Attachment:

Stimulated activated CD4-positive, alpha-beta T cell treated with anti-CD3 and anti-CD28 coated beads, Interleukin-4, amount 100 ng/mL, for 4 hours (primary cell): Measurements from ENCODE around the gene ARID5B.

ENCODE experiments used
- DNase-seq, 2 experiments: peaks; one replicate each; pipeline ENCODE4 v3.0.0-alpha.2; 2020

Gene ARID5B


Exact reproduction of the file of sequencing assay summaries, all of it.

Stimulated activated CD4-positive, alpha-beta T cell treated with anti-CD3 and anti-CD28 coated beads, Interleukin-4, amount 100 ng/mL, for 4 hours (primary cell): Measurements from ENCODE around the gene ARID5B.

ENCODE experiments used
- DNase-seq, 2 experiments: peaks; one replicate each; pipeline ENCODE4 v3.0.0-alpha.2; 2020

Gene ARID5B